Encouraged by PCOS Diet Book but also Confused and Disappointed
I just bought and read this book and I am on board with trying this diet - I was on an elimination diet for some food allergies, and there are some minor changes to make to switch over to this one. I think that making those changes might be the solution to finally losing the weight I would like to and provide for long term health. At least that is what I am hoping.
Overall I like the tone and message of this book and think that it applies to a broader audience than just PCOS women.
The first of my confusion came when you I read that all women with PCOS have cysts on their ovaries. I have been told by at least 5 different doctors in the past 10 years that I have PCOS but when I had an ultrasound done, I did not have cysts on my ovaries. I have all the other classic symptoms however. I have heard from other women with PCOS that they have had scans done and sometimes they have cysts and sometimes they don't, but it is confusing to me that I have read it both ways. That women can have PCOS without cysts, and then this book saying that all women with PCOS have cystic ovaries.
During my elimination diet, I found out I was allergic to soy. Which I am not too upset about because it makes it easier to not eat processed foods since it is in so many things. I was happy to read that this book did not advocate soy since it seems to be a popular thing among ideas of healthy eating. I also have some hypothyroid issues, which it also mentions in this book is not a good combination with soy. So, I was very happy this book did not push the soy issue.
HOWEVER, it is very disappointing that when I got to the recipe section that tamari was an ingredient in so many of the recipes. I get in a rut with the food I prepare and eat. I am the type of person that needs the recipe section of books like this to get started and to get ideas of the variety that is possible on a diet like this one. I am capable of making adjustments, but for a book that says that soy is not recommended for women with PCOS, it is disappointing to see that it is included in any form in so many of the recipes.
Coming from a rice based elimination diet, I am also having a hard time finding where it says in the "what to eat what not to eat section" whether brown rice is acceptable or not. I know that white rice is not, but what about brown rice?
Another disappointing contradiction between the information and the recipes was the egg issue. When eggs are cooked it is said to cook them in a fashion that they would be in contact with the littlest direct heat and oxygen. Egg Guidelines: 2. Frying or scrambling of eggs is not recommended. Yet in the recipe section, 2 out of the 4 provided recipes are prepared in that fashion.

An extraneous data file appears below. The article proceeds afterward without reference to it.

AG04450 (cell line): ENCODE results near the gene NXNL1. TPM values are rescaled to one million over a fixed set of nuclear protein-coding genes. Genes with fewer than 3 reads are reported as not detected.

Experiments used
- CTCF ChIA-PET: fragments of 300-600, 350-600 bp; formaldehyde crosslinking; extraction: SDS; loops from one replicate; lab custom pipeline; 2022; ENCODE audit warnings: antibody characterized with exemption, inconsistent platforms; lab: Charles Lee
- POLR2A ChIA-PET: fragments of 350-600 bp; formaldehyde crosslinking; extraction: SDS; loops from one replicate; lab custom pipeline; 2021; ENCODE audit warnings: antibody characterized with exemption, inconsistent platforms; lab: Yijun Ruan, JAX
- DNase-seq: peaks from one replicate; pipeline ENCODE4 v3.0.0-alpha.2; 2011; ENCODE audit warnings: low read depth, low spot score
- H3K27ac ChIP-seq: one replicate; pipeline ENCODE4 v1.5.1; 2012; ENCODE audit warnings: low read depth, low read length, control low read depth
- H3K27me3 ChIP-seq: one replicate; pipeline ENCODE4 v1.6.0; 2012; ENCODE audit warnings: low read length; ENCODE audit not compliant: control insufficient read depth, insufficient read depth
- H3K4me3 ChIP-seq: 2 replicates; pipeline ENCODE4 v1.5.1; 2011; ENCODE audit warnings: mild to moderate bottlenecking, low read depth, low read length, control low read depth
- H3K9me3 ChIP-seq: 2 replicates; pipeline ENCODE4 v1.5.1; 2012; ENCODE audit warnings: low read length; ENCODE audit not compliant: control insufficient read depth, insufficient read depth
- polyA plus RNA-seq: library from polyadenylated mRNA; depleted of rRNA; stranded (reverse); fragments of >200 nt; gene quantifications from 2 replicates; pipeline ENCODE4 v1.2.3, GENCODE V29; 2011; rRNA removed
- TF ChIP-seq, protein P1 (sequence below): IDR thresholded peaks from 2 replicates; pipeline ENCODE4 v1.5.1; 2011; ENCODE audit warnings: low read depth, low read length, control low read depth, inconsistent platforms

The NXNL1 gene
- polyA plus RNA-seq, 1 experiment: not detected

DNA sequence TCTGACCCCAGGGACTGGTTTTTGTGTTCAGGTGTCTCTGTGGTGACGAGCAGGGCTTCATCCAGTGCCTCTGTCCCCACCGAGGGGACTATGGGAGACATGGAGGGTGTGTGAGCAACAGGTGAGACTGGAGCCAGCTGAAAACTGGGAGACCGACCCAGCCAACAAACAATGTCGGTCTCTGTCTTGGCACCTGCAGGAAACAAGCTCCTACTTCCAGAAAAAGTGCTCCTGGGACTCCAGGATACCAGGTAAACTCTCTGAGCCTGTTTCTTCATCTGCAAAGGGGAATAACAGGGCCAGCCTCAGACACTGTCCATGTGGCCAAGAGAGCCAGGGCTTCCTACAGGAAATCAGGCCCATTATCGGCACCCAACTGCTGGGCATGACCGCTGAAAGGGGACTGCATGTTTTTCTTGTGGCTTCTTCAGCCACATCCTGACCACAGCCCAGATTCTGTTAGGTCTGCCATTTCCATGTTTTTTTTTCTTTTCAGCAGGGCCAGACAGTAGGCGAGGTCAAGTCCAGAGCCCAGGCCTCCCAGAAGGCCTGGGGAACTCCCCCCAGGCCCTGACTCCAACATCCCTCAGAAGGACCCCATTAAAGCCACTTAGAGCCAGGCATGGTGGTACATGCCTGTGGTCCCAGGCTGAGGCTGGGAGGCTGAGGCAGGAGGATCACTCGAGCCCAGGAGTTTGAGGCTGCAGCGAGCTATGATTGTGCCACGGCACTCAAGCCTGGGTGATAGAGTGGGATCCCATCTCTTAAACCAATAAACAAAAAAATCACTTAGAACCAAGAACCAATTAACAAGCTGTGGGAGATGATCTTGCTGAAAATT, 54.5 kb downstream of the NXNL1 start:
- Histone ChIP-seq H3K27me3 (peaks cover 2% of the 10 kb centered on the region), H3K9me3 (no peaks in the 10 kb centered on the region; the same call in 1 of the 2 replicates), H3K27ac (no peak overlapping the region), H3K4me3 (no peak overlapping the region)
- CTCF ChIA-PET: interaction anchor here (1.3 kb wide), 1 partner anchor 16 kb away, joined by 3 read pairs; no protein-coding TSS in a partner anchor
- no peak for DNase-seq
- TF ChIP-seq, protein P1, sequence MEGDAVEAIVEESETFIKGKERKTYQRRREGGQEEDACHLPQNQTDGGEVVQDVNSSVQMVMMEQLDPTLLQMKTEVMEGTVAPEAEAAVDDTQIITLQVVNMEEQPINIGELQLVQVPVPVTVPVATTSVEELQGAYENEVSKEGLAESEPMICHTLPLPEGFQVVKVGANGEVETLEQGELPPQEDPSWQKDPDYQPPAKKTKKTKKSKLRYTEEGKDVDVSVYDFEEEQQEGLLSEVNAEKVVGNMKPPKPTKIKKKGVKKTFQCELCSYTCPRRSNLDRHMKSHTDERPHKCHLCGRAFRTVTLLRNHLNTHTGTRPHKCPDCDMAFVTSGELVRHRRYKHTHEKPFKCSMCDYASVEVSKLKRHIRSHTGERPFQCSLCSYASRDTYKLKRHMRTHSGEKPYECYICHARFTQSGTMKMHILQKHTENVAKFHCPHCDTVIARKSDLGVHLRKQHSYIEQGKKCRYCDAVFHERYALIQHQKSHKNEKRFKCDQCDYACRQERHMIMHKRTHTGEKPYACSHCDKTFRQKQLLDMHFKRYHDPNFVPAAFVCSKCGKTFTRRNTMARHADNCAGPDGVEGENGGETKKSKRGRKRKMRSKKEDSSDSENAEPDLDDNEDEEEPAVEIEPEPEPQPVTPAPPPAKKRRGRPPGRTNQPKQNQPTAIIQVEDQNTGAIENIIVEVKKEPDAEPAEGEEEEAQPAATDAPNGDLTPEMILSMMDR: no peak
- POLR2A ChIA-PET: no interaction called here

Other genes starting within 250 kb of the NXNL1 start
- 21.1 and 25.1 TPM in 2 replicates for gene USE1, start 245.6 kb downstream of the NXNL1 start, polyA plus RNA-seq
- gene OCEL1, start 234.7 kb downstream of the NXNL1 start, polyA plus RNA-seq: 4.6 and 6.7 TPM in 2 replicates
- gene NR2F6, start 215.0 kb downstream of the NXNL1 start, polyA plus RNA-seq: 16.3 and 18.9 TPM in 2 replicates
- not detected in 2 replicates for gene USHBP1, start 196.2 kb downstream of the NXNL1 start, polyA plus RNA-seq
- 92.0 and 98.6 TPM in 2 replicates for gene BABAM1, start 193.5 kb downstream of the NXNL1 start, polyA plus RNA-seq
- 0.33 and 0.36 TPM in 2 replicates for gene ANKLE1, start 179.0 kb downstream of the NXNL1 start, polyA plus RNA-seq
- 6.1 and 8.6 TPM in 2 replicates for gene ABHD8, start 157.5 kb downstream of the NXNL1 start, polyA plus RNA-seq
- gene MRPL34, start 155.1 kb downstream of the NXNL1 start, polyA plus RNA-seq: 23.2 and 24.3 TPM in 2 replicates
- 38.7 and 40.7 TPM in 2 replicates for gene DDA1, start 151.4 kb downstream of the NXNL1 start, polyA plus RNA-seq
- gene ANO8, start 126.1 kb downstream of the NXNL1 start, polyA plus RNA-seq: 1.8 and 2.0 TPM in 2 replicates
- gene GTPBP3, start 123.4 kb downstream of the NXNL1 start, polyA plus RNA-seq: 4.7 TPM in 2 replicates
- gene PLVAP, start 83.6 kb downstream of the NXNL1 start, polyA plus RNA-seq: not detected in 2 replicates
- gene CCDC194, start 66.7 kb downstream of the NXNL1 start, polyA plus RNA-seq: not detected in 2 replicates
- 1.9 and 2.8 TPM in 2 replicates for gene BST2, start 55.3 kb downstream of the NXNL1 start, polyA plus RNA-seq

I appreciate the recipe section, as I said I am the type of person that can benefit from that. However I am also the type of person that has a hard time putting my trust in a book that is so contradictory between its recommendations and the recipes provided. If the recipes provided cannot even follow the recommendations of the book then how are the readers supposed to?
1) RE: our definition in the book of what polycystic ovary syndrome is. Medical authorities disagree on their definition of what PCOS is. See our newsletter article for more detail on this problem:
What we said in the book is only one perspective on what polycystic ovary syndrome is.
This disorder has diverse symptoms and does not fit into a neat diagnostic category that says either you have it or you don't.
It's a big mistake to take an array of health problem and try to squeeze them into a nice diagnostic box so that you can be told that you have "X" disease or "Y" disease. However, we're all trained to think that way and we are dissatisfied with our doctors if they don't place us into a clearly defined category.
2) RE: diet inconsistencies in our book. In writing the book, we experienced a tension between what is healthiest to eat and what people are willing to eat, and what recipes are healthiest and what recipes people would be willing to try.
The "ideal" diet or "ideal" recipe is not something that most people will comply with. What you've noticed are a few compromises we made to try to make our diet as acceptable as possible while still maintaining the highest possible standards of good nutrition.
Therefore, although we don't "recommend" soy, we do allow soy sauce for flavoring purposes. That is not the same as saying it's OK to consume soy-based texturized protein, which is quite unhealthy.
As for eggs, scrambling them is not the healthiest way to prepare them. However, scrambling them in a recipe offers you more options for preparing meals.
We didn't recommend any grain. Rice is a grain, whether brown or white. When we recommend that you don't eat something, you have to take it in context. Healthy eating is a graduated scale, not a black or white picture. Brown rice is superior to white rice, obviously. It is also superior to gluten grains. There's nothing "wrong" with having occasional brown rice, if your unique biochemical system can benefit from it.
Of necessity, we wrote a "one size fits all" book. But obviously every woman is a unique individual. The best diet book is a book written specifically for each individual, based on their unique circumstances. But as a practical matter, that just isn't possible.
Our PCOS diet book is not a perfect work. It contains some imperfections and contradictions. But the most important takeaway from the book is that you have a much higher degree of control over the outcome of your disorder if you consume a healthier diet, get more exercise, and reduce chronic stress.